Let’s just say these pills are better off being called “Testy Pills”.  I think Mister has a very different name for them.  Taking them really contradicts my normally good-natured disposition. I seem to be constantly annoyed be every little thing nowadays.  Apparently I’m also snapping at Mister.  A lot.  I didn’t realize it until the other day when I mentioned to him, “I think this pill makes me feel irritable.” His immediate response was a very loud, “You THINK?!”  Apparently “testy” really is not the right word. But, he did follow that up with letting me know he understands this is not how I am, this is not how I want to behave, and we both know why I’m even taking them.

I’ve been annoyed at the ADD-like effect this gives me.  I have a much greater empathy for those diagnosed with it.  I get really frustrated that I want to get something done, but then I can’t finish it because I’m already focusing on doing something else.  Even sitting here typing this is annoying for me because I want to get this blog post done, but I can’t seem to focus on it properly. I’ve rewritten it twice now.  *sigh* I’ve actually been meaning to write this one for over a week, but it has just seemed like it would take too much time to sit down and type it.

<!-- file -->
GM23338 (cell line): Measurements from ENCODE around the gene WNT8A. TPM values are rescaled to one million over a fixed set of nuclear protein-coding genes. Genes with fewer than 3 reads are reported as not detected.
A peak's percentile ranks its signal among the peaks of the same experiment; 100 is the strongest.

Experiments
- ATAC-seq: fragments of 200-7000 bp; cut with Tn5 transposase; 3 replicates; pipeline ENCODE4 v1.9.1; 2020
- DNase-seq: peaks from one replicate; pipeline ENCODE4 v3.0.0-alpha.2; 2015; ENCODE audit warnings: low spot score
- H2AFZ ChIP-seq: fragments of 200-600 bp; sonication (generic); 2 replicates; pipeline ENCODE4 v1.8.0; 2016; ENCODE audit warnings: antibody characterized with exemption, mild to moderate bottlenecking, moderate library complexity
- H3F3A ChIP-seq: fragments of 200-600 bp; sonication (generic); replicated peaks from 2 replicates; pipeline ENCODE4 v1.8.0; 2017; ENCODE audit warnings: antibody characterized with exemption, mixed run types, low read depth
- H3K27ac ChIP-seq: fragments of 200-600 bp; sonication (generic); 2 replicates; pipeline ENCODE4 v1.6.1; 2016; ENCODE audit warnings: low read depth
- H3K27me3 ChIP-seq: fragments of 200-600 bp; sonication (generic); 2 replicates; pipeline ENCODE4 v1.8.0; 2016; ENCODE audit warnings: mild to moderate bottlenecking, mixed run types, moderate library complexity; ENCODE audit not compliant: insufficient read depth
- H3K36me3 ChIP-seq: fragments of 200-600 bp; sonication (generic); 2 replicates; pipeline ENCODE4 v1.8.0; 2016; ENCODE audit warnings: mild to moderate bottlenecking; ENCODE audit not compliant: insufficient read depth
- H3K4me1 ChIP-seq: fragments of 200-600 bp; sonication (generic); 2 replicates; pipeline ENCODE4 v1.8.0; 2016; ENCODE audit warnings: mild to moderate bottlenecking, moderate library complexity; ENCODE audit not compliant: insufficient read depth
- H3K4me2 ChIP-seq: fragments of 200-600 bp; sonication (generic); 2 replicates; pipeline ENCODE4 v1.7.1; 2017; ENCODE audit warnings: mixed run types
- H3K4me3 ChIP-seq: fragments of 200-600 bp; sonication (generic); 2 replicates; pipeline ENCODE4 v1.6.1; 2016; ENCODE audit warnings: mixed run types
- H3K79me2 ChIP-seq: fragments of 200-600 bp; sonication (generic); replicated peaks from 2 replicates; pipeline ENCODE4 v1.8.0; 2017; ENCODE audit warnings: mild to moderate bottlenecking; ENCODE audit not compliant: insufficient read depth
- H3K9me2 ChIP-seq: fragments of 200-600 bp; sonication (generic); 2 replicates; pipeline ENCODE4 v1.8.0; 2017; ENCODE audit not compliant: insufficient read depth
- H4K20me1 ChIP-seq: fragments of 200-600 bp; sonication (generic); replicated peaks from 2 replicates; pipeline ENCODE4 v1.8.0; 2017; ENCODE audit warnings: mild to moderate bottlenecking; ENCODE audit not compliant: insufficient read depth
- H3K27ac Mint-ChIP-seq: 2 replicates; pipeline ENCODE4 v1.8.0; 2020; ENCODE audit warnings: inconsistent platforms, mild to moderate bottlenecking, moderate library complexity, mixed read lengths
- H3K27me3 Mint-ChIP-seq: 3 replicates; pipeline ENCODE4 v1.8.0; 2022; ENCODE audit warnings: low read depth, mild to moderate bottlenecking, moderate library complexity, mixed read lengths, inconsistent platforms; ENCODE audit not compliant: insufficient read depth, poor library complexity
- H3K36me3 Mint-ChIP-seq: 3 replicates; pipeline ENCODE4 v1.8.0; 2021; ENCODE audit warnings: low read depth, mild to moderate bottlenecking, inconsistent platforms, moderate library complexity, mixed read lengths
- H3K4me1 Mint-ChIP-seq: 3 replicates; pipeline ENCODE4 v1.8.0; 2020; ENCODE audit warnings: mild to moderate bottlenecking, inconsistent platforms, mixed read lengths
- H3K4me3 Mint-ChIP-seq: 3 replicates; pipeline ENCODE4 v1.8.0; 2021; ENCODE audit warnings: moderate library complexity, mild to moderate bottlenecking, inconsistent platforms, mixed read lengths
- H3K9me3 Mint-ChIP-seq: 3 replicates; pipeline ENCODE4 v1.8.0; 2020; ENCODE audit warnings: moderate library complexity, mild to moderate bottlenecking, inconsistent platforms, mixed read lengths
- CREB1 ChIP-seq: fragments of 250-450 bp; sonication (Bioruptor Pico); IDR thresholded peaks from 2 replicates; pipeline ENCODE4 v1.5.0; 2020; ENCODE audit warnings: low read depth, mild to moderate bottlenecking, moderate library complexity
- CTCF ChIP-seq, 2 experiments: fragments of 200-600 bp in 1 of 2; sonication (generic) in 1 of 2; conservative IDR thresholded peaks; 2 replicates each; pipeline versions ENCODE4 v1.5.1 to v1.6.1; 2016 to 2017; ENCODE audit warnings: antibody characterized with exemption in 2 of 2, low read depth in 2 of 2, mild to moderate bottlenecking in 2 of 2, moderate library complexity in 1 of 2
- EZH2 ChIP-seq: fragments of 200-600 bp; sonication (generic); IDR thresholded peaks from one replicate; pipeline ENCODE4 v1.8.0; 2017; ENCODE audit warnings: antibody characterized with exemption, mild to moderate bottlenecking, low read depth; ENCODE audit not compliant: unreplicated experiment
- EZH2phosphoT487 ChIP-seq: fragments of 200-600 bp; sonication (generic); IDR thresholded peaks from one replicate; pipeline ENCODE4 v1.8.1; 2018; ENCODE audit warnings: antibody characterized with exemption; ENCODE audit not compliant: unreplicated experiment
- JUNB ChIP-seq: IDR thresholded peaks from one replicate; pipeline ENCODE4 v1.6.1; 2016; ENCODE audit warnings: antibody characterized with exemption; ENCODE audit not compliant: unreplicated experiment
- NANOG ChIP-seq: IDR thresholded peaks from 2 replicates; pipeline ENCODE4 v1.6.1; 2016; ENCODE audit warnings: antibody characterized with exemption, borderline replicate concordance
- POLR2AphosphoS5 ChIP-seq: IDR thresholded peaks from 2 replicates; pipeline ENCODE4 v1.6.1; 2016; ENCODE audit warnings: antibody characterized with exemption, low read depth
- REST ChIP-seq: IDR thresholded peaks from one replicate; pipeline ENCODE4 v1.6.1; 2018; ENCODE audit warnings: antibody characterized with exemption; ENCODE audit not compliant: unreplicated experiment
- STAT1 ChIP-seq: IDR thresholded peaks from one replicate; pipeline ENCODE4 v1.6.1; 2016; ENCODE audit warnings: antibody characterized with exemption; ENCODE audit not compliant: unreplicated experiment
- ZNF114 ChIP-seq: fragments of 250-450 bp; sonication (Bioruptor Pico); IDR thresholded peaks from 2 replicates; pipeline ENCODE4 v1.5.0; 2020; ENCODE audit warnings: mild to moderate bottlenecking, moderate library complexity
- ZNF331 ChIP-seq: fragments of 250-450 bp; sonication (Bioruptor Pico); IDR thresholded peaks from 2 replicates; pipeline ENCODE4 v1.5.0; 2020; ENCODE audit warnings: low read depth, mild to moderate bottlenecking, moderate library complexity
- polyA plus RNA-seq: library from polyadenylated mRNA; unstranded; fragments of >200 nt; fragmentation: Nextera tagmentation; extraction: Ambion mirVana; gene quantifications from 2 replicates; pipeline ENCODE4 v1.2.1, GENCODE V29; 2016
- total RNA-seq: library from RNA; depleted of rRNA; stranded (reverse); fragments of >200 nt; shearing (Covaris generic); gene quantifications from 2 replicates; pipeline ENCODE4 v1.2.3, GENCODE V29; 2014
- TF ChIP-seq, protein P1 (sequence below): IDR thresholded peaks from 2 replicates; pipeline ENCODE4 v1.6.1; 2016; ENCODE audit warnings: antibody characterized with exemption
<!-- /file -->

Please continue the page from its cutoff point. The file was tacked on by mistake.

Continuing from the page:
I am more impatient than ever now.  While we were shopping today I wanted to ram the cart into some lady who cut me off.  I also wanted to smack the elderly women in the store taking up the entire aisle while looking at a something on the shelf.  Normally people who do that still annoy me, but I’ll patiently wait and then smile as I pass them.  But not today. Today, I had this incredible urge to grab the nearest item and chuck it at her while yelling at her “MOVE IT, LADY!!” Actually, I didn’t use those nice words inside my head.  I had better ones for her.  Obviously, I restrained myself from doing any of that since I’m sitting here typing this and Mister is not bailing me out of jail.